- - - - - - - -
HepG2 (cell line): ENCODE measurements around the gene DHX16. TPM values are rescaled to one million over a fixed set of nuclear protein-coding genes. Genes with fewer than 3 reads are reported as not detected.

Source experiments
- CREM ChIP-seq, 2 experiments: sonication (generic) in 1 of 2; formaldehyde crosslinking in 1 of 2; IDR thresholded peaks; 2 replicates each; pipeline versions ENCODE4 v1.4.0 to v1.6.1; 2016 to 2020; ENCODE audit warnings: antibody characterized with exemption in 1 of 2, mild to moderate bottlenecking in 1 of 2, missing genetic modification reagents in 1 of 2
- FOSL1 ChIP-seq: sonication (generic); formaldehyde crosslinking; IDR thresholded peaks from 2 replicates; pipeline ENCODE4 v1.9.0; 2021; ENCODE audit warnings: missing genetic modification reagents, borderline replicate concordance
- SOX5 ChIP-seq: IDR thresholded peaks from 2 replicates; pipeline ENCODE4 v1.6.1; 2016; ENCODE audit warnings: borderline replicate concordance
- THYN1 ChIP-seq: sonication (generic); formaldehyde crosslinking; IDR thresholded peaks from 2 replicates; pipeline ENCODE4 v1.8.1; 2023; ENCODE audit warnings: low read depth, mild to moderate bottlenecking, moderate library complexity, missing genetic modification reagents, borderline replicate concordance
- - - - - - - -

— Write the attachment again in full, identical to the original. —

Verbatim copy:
HepG2 (cell line): ENCODE measurements around the gene DHX16. TPM values are rescaled to one million over a fixed set of nuclear protein-coding genes. Genes with fewer than 3 reads are reported as not detected.

Source experiments
- CREM ChIP-seq, 2 experiments: sonication (generic) in 1 of 2; formaldehyde crosslinking in 1 of 2; IDR thresholded peaks; 2 replicates each; pipeline versions ENCODE4 v1.4.0 to v1.6.1; 2016 to 2020; ENCODE audit warnings: antibody characterized with exemption in 1 of 2, mild to moderate bottlenecking in 1 of 2, missing genetic modification reagents in 1 of 2
- FOSL1 ChIP-seq: sonication (generic); formaldehyde crosslinking; IDR thresholded peaks from 2 replicates; pipeline ENCODE4 v1.9.0; 2021; ENCODE audit warnings: missing genetic modification reagents, borderline replicate concordance
- SOX5 ChIP-seq: IDR thresholded peaks from 2 replicates; pipeline ENCODE4 v1.6.1; 2016; ENCODE audit warnings: borderline replicate concordance
- THYN1 ChIP-seq: sonication (generic); formaldehyde crosslinking; IDR thresholded peaks from 2 replicates; pipeline ENCODE4 v1.8.1; 2023; ENCODE audit warnings: low read depth, mild to moderate bottlenecking, moderate library complexity, missing genetic modification reagents, borderline replicate concordance